The economic turmoil following in the wake of the global pandemic means most companies will be looking to cut costs. While migration to the cloud has long been seen as a way for businesses to reduce capital expenditure and overheads, with careful management, it is also possible to minimise cloud expenditure too. Here, we’ll look at seven ways that cloud cost management can save you money.
1. Opt for pay as you go cloud
Cloud services are available in two pricing models: fixed and scalable. Companies which have a fixed price package will have bought a stated amount of storage, compute and networking resources and committed to a minimum period over which they will pay for them. Like purchasing a dedicated server, this often leaves companies paying for resources that are seldom or never used and means money not being spent cost-effectively.
Scalable models charge for resources on a pay as you go basis, enabling companies to scale up instantly when there are spikes and scale back again when the need is no longer there. This way, companies only pay for the resources they use.
2. Assign a gatekeeper
If individuals or departments within a company have the ability to increase the cloud resources they want to utilise, there is the potential for costs to rise unexpectedly.
Creating the post of a cloud manager, someone who acts as a gatekeeper and who ensures that additional provisioning is only allowed if it follows procedure and meets company criteria, can significantly keep costs under control.
This becomes more complicated if departments can purchase cloud services independent from the IT department. To enable this to work cost-effectively, the cloud manager should have oversight of the ordering and approval process as well as monitoring individual departments’ cloud spend.
3. Monitor, analyse and automate
Even companies which utilise pay as you go cloud services can save money through monitoring, analysis and automation. Using a combination of application performance and user-experience monitoring, you can know if the application is performing effectively in the cloud environment and if this is providing end-users with a quality experience.
Together, these two forms of monitoring will clearly indicate resource usage, including during peaks, and give a better idea of the cost-effectiveness of running the applications. With insights from cost optimisation tools, companies can quickly find areas to cut spending.
What’s more, with continuous monitoring taking place, the process of both maintaining performance and saving money can be automated. Automation tools can use the data gathered during monitoring to scale up or down when required. This way, the company can always have the resources it needs and keep a tight rein on expenses.
4. Improve storage management
While companies can easily scale up and down their processing resources, the amount of data collected generally just keeps on growing, leading to ever-larger storage costs. A close inspection of that data often reveals that much of it is duplicated, frequently the result of departments and even individuals keeping siloed versions of files and datasets for their own purposes.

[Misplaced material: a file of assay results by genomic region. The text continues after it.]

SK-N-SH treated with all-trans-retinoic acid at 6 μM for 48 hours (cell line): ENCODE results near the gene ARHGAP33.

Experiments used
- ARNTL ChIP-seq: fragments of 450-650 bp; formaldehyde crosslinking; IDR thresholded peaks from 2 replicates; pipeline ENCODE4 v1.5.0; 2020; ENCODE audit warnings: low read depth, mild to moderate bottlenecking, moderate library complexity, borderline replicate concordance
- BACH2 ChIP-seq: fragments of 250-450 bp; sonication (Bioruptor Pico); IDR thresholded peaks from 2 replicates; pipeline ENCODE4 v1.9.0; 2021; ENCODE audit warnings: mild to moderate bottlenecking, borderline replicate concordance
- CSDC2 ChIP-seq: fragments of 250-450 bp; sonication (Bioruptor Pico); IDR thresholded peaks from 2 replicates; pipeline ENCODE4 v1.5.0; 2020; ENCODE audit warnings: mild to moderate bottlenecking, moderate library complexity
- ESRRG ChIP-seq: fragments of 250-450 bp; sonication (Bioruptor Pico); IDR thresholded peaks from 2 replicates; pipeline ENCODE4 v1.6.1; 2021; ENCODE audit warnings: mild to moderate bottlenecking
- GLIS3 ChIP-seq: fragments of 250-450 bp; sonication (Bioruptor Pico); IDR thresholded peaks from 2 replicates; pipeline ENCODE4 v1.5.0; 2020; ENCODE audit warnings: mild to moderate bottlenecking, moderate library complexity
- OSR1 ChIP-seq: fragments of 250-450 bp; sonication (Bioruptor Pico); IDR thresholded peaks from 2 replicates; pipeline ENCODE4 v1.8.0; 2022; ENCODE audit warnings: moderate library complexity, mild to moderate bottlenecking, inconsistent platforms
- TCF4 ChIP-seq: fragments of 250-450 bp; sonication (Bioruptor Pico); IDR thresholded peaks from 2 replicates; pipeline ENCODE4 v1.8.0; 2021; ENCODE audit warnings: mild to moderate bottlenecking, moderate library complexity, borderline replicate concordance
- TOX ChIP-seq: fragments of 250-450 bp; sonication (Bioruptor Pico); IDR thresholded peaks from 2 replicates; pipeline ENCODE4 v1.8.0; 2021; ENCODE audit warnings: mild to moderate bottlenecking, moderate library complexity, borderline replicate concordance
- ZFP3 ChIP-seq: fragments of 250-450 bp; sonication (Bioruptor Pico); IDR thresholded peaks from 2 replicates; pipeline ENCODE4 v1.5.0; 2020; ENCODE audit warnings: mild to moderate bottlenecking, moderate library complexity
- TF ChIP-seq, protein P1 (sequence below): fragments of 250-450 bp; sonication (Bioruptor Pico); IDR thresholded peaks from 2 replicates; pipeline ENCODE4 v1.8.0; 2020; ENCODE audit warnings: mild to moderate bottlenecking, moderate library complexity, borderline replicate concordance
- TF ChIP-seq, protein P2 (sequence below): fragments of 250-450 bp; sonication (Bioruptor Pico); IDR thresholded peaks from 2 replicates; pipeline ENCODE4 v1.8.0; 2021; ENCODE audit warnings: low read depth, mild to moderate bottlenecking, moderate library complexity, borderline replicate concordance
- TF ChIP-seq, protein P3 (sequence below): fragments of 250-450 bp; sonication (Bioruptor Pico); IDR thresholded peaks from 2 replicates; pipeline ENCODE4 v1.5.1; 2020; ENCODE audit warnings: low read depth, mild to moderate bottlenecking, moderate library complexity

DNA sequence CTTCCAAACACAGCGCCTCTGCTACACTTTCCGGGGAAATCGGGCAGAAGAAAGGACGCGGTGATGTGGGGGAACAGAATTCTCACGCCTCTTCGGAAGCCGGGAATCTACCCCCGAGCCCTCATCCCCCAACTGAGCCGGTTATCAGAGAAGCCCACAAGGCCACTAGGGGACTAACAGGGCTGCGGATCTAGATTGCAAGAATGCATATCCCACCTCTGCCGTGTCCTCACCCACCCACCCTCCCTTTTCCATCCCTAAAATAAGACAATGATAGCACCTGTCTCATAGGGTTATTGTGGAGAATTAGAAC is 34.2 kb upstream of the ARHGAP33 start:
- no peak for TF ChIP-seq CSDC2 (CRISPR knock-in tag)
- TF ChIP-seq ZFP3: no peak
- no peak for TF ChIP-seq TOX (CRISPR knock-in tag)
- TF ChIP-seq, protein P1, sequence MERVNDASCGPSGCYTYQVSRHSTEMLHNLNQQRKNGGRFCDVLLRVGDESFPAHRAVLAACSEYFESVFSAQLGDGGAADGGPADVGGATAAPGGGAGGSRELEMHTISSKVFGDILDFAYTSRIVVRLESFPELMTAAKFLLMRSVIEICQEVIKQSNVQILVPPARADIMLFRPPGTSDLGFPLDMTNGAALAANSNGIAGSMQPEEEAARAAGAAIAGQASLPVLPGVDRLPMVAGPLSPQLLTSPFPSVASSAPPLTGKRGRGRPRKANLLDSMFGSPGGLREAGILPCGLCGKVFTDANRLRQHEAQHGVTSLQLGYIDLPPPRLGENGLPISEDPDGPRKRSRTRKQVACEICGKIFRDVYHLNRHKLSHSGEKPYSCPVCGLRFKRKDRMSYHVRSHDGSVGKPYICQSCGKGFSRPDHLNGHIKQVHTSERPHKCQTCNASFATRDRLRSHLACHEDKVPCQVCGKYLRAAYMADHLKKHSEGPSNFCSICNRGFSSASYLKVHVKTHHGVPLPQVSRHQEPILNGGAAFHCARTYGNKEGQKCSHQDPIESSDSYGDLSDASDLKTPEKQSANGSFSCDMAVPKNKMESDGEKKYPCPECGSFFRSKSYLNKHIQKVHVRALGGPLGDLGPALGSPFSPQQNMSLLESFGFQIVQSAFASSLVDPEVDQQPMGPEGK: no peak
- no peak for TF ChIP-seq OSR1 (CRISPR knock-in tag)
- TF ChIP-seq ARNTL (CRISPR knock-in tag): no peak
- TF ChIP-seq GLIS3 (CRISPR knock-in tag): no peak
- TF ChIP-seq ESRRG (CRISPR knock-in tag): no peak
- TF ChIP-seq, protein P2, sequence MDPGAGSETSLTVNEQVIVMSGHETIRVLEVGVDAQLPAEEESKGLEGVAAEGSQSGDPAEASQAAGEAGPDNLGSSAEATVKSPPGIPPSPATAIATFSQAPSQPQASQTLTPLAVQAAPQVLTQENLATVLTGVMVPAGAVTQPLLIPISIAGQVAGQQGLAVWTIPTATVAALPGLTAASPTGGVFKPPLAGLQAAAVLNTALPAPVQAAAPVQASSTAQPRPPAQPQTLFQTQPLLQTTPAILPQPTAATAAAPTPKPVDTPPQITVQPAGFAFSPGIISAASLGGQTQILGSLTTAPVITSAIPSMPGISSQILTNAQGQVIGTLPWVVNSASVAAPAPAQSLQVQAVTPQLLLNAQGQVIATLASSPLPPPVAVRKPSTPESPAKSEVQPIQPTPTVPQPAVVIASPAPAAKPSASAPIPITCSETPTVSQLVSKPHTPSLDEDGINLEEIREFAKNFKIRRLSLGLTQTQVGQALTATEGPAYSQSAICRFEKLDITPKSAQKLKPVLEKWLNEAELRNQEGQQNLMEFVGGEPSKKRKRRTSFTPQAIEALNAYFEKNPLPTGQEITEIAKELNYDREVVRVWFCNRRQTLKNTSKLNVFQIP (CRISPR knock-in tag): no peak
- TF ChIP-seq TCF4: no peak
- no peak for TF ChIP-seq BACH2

Changing the way the company uses and stores its data can enable these unnecessary duplications to be deleted and thus make a significant dent in storage costs.
5. Remove overprovisioning
When companies migrate applications from dedicated servers to the cloud, they often provision the same resources as were available on the dedicated server, even if these were seldom utilised. Through monitoring, it becomes much easier to understand what resources the application actually needs and then identify and remove incidents of overprovisioning. Not only can this cut costs; the monitoring can also help improve memory and CPU performance.
6. Software efficiency
Where software makes more demands on the server, the amount of resources increases and so can the cost of your cloud service. This can be altered by making your software work more efficiently. On websites, for example, minimising scripts, compression, deleting unnecessary plugins – all the things that can speed up loading times, can also reduce network traffic and decrease costs.
7. Check your software licences
Software licences can be expensive and, in many cases, your cloud vendor can provide them much cheaper than purchasing your own. That said, if you already have a licence for using an application in your datacentre, there are some software developers which will let you continue to use this in the cloud. While this is not always the case, it is worth checking so that you don’t end up paying twice.
While the cloud has proven itself to be a cost-effective IT solution, there are ways to make sure it can be run even more efficiently. Hopefully, the seven points raised here can help your company to cut cloud costs during the current period of economic uncertainty.